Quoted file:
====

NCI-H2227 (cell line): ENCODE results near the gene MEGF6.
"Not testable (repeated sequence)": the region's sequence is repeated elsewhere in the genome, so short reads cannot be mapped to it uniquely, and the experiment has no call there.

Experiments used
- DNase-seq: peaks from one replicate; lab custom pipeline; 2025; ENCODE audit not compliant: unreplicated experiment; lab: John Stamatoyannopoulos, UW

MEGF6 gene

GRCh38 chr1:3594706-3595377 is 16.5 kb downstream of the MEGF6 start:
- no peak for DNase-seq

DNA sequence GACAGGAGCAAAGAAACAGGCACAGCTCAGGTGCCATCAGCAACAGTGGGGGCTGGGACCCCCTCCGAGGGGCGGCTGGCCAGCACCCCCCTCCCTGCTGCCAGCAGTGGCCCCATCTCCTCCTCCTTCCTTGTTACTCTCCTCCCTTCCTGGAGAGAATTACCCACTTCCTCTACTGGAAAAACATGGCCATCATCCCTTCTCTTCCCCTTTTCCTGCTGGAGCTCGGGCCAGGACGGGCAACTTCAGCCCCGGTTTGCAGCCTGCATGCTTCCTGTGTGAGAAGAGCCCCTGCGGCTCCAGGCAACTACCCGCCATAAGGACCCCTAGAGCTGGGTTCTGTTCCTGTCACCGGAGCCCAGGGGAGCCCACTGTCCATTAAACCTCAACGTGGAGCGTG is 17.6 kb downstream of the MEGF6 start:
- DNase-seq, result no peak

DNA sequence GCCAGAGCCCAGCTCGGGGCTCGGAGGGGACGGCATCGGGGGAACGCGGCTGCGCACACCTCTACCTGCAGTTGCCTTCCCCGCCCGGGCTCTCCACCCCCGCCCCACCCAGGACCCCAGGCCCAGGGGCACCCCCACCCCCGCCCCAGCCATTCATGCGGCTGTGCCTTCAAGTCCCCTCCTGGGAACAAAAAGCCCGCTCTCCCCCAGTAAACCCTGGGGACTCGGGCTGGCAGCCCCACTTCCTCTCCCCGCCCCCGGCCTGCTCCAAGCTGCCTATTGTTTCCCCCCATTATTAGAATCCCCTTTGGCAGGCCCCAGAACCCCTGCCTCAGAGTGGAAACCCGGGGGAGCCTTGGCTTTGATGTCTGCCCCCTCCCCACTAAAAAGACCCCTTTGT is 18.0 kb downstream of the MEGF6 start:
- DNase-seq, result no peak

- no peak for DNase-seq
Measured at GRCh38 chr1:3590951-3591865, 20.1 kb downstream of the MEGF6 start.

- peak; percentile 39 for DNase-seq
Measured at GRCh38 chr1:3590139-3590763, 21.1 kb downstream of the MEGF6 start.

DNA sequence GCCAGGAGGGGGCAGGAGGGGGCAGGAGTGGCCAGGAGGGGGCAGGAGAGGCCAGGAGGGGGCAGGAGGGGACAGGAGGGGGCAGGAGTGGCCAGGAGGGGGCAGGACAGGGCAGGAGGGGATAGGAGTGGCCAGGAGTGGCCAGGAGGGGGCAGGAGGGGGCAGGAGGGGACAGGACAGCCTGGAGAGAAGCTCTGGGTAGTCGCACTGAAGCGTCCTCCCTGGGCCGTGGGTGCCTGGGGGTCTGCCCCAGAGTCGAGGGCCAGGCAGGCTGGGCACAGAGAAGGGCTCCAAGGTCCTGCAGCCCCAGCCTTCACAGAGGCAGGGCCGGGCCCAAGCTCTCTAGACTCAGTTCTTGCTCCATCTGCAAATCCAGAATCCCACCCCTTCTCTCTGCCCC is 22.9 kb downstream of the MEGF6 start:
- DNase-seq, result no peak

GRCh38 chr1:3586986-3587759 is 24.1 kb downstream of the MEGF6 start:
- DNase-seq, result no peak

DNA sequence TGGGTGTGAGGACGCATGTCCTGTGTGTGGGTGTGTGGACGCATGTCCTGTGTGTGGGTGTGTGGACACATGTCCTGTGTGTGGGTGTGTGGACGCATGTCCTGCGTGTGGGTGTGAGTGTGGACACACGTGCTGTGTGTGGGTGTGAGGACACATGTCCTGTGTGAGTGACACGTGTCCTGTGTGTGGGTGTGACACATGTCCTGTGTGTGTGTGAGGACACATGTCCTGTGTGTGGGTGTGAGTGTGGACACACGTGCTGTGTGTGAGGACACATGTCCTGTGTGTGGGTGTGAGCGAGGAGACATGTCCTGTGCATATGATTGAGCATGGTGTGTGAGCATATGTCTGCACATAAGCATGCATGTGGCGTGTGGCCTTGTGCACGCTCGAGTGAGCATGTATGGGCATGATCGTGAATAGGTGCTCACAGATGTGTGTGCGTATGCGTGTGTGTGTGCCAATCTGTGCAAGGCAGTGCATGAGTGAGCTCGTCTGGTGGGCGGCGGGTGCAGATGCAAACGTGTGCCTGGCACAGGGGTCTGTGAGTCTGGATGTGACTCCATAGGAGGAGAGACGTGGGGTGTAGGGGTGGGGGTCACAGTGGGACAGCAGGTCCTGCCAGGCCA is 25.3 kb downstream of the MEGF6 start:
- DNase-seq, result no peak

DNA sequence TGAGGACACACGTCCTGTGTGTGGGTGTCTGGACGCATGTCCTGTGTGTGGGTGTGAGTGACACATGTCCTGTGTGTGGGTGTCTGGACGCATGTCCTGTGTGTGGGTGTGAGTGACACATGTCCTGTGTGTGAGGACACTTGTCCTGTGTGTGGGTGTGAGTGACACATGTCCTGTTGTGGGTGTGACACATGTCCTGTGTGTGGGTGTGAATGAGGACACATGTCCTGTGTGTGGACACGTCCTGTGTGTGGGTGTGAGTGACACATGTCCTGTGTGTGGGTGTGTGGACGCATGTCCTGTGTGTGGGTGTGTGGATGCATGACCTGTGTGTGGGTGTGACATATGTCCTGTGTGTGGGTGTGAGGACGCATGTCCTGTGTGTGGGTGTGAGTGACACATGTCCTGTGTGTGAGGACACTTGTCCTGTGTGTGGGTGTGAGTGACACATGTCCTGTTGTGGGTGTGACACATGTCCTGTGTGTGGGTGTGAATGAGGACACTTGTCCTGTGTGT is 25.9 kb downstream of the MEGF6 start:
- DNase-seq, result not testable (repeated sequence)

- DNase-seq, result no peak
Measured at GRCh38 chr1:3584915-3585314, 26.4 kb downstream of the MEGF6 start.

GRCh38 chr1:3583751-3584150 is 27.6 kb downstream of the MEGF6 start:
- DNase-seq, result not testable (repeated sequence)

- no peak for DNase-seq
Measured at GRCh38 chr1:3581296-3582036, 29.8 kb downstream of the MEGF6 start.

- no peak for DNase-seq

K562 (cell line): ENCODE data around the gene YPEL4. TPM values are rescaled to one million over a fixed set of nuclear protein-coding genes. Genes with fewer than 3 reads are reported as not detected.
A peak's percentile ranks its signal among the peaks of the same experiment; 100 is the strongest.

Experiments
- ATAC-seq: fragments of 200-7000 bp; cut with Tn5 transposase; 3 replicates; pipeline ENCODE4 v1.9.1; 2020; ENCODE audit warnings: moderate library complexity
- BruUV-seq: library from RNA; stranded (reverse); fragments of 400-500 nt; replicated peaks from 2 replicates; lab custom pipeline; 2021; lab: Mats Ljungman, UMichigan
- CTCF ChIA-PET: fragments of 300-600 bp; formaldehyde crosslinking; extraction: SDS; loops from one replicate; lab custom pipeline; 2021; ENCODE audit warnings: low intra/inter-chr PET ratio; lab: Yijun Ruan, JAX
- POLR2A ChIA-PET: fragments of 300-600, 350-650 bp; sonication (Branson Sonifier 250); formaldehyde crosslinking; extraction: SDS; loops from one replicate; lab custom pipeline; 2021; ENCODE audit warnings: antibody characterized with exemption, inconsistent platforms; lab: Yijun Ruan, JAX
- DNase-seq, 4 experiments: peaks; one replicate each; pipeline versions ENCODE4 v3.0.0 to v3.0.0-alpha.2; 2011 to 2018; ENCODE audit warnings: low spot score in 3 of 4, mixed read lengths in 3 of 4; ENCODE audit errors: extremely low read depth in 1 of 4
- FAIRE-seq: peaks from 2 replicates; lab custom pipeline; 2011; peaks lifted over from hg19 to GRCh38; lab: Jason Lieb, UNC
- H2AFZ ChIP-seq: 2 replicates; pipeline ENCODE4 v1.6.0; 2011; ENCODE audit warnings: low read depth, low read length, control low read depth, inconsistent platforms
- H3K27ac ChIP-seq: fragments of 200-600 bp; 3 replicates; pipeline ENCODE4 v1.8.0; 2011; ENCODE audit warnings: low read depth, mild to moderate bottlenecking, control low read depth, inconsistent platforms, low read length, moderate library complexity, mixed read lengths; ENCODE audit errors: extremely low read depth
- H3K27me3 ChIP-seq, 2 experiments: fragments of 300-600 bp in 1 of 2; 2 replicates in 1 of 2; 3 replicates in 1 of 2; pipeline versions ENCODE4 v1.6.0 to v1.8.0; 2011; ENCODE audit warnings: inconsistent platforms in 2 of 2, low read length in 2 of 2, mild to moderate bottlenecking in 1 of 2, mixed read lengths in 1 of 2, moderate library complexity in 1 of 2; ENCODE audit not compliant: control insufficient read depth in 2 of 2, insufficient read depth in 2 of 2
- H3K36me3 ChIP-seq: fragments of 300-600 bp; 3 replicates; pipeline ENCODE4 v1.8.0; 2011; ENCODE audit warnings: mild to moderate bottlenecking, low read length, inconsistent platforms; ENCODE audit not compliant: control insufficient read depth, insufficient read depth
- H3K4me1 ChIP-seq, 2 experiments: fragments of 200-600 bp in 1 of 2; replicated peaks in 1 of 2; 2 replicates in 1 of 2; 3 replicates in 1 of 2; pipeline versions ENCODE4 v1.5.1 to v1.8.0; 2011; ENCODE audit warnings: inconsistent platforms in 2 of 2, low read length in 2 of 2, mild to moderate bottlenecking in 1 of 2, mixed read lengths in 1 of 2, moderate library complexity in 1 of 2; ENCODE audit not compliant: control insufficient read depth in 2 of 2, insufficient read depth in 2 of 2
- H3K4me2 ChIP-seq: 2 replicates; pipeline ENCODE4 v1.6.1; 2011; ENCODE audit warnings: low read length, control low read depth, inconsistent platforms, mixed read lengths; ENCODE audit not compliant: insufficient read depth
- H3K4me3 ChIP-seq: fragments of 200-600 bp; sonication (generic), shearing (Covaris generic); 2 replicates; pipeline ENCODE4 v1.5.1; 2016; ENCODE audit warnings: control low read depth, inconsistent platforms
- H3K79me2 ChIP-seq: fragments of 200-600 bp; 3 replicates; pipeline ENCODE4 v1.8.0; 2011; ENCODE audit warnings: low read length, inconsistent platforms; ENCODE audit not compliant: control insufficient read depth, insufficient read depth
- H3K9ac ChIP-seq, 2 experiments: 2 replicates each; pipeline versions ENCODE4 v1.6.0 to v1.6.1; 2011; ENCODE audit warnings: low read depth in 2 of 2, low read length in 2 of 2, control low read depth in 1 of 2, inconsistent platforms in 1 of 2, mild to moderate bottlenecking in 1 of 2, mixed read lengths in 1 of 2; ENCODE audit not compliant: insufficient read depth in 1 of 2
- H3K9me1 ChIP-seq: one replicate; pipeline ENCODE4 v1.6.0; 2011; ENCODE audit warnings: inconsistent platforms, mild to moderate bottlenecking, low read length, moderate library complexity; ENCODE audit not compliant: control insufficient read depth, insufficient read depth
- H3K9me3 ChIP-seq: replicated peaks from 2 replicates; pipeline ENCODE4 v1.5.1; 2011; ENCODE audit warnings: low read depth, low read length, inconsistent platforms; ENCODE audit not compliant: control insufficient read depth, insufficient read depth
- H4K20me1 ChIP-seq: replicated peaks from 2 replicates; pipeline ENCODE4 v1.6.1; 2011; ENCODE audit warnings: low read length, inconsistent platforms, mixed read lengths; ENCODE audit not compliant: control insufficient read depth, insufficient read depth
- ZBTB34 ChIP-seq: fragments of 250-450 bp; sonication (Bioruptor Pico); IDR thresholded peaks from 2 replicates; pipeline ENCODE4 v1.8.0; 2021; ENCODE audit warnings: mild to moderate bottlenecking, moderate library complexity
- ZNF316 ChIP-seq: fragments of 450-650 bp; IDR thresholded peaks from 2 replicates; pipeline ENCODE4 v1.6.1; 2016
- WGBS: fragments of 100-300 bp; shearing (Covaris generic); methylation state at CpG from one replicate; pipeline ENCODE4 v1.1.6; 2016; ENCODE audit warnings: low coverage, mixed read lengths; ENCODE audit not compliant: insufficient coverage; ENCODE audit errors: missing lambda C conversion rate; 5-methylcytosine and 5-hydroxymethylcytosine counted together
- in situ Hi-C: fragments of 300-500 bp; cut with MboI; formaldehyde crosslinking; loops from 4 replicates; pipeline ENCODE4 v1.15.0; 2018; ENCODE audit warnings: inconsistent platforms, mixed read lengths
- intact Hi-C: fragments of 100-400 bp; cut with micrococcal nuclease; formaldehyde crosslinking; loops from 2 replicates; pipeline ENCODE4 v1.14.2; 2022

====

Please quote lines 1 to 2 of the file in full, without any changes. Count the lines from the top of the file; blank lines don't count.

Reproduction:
NCI-H2227 (cell line): ENCODE results near the gene MEGF6.
"Not testable (repeated sequence)": the region's sequence is repeated elsewhere in the genome, so short reads cannot be mapped to it uniquely, and the experiment has no call there.